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Proceedings Paper

Accelerated life time testing of fused silica upon ArF laser irradiation
Author(s): Ch. Mühlig; W. Triebel; S. Kufert; U. Natura
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Paper Abstract

We report on two approaches to strongly shorten life time testing of fused silica's absoption degradation upon 193 nm laser irradiation. Both approaches are based on enhancing the two photon absorption (TPA) induced generation of E' and NBOH defects centers in fused silica compared to common marathon test irradiation parameters. For the first approach the irradiation fluence is increased from typical values H<1 mJ/cm2 to H=10 mJ/cm2, therefore increasing the peak laser power for a more efficient TPA process. To avoid microchannel formation in the samples, being a common break-down criterion in marathon tests based on transmission measurements, a small sample of 10 mm length is irradiated and the absorption is measured directly by the laser induced deflection (LID) technique. For comparing the experimental results with a real marathon test at H=1.3 mJ/cm2, an experimental grade sample with very low hydrogen content, i.e. fast absorption changes due to reduced defect annealing, is choosen. During the fluence dependent absorption measurements after the prolonged irradiation at H=10 mJ/cm2 it is found, that both experiments reveal very comparable absorption data for H=1.3 mJ/cm2. For investigating standard material with high hydrogen content, i.e. slow absorption increase due to effective defect annealing, a sample is cooled down to -180 °C in a special designed experimental setup and irradiated at a laser fluence H=10 mJ/cm2. To control the increase of the defect density and to determine the end of the TPA induced defect generation, the fluorescence at 650 nm of the generated NBOH centers is monitored. Before and after the low temperature experiment, the absorption coefficient is measured directly by LID technique. By applying both, elevated laser fluence and low temperature, the ArF laser induced generation of E' and NBOH centers in the investigated sample is terminated after about 1.2*107 laser pulses. Therefore, a strong reduction of irradiation time is achieved in comparison to about 1010 pulses required in common marathon test applications.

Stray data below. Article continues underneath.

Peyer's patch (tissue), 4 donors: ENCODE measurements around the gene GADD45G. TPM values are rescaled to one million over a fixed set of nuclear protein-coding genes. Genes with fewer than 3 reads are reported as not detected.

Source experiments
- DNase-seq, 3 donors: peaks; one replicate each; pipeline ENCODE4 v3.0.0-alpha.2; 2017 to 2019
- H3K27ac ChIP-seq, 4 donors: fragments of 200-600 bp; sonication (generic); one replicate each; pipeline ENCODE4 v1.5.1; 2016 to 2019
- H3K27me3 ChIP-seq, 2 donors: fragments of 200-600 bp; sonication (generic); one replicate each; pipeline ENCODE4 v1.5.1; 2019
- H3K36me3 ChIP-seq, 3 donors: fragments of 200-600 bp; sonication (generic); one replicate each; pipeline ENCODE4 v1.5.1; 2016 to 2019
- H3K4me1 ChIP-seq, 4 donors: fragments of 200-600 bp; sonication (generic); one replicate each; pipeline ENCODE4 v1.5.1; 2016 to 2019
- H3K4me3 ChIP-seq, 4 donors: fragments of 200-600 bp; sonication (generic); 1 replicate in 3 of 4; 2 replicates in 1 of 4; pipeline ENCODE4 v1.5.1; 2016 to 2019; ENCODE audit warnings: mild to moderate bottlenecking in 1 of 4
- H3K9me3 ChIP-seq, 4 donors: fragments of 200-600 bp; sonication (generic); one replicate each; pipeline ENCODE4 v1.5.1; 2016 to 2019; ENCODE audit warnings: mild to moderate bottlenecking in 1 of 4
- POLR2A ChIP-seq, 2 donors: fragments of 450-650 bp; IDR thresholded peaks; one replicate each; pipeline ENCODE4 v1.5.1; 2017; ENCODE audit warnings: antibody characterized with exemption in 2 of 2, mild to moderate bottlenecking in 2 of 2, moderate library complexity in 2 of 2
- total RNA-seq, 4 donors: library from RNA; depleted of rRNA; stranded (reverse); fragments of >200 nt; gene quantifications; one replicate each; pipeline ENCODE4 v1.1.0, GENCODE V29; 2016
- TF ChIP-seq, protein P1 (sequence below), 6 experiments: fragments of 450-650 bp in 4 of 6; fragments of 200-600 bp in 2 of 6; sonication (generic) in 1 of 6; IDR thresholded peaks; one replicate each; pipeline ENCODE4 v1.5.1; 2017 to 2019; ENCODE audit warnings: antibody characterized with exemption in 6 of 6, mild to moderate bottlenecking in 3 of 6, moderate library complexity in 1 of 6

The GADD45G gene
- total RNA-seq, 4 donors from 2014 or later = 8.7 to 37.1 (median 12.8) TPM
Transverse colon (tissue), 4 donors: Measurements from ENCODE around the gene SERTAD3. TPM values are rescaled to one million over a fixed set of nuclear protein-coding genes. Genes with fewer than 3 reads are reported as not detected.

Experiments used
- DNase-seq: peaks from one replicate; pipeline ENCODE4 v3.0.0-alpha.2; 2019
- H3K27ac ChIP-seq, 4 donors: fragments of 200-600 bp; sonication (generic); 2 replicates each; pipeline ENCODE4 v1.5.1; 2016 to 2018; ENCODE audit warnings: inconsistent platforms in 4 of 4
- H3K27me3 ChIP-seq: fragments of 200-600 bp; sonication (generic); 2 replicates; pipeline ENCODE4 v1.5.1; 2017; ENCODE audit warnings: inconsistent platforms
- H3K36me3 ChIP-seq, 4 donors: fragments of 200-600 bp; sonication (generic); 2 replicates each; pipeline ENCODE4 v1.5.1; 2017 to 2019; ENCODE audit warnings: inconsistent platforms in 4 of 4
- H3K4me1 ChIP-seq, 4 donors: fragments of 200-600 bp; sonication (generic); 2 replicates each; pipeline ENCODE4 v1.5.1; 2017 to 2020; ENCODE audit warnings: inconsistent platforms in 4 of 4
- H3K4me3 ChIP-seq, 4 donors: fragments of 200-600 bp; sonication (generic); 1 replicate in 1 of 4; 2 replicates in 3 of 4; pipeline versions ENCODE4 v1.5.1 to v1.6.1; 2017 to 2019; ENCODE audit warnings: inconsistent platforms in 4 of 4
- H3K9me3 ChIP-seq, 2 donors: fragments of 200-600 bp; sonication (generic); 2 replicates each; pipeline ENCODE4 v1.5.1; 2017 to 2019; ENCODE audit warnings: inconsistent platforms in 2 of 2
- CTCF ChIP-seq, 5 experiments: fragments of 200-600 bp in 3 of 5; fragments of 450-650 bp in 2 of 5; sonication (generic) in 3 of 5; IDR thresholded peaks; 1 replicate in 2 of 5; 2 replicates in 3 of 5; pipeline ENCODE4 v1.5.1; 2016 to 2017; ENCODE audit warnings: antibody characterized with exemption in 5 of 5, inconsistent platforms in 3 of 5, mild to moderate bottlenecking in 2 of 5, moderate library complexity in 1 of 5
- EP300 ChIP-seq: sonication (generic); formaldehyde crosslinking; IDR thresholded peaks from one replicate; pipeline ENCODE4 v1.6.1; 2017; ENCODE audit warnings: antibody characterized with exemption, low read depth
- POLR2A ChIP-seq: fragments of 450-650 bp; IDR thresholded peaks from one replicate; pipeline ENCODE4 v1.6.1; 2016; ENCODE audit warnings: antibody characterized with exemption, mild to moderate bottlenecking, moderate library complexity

Paper Details

Date Published: 30 December 2008
PDF: 9 pages
Proc. SPIE 7132, Laser-Induced Damage in Optical Materials: 2008, 71321G (30 December 2008); doi: 10.1117/12.804286
Show Author Affiliations
Ch. Mühlig, Institute of Photonic Technology (Germany)
W. Triebel, Institute of Photonic Technology (Germany)
S. Kufert, Institute of Photonic Technology (Germany)
U. Natura, SCHOTT AG (Germany)


Published in SPIE Proceedings Vol. 7132:
Laser-Induced Damage in Optical Materials: 2008
Gregory J. Exarhos; Detlev Ristau; M. J. Soileau; Christopher J. Stolz, Editor(s)

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